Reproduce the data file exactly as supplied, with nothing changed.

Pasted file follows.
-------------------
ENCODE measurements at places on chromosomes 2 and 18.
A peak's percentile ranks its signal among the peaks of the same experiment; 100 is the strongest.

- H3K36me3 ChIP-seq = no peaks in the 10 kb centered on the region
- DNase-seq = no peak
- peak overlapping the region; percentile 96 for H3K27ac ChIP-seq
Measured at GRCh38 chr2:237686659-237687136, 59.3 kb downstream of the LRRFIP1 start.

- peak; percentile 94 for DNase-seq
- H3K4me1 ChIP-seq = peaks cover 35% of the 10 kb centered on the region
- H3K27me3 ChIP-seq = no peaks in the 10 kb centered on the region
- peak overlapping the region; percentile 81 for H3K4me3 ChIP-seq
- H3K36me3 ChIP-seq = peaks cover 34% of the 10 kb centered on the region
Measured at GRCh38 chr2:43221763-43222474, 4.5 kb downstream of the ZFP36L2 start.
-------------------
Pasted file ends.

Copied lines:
ENCODE measurements at places on chromosomes 2 and 18.
A peak's percentile ranks its signal among the peaks of the same experiment; 100 is the strongest.

- H3K36me3 ChIP-seq = no peaks in the 10 kb centered on the region
- DNase-seq = no peak
- peak overlapping the region; percentile 96 for H3K27ac ChIP-seq
Measured at GRCh38 chr2:237686659-237687136, 59.3 kb downstream of the LRRFIP1 start.

- peak; percentile 94 for DNase-seq
- H3K4me1 ChIP-seq = peaks cover 35% of the 10 kb centered on the region
- H3K27me3 ChIP-seq = no peaks in the 10 kb centered on the region
- peak overlapping the region; percentile 81 for H3K4me3 ChIP-seq
- H3K36me3 ChIP-seq = peaks cover 34% of the 10 kb centered on the region
Measured at GRCh38 chr2:43221763-43222474, 4.5 kb downstream of the ZFP36L2 start.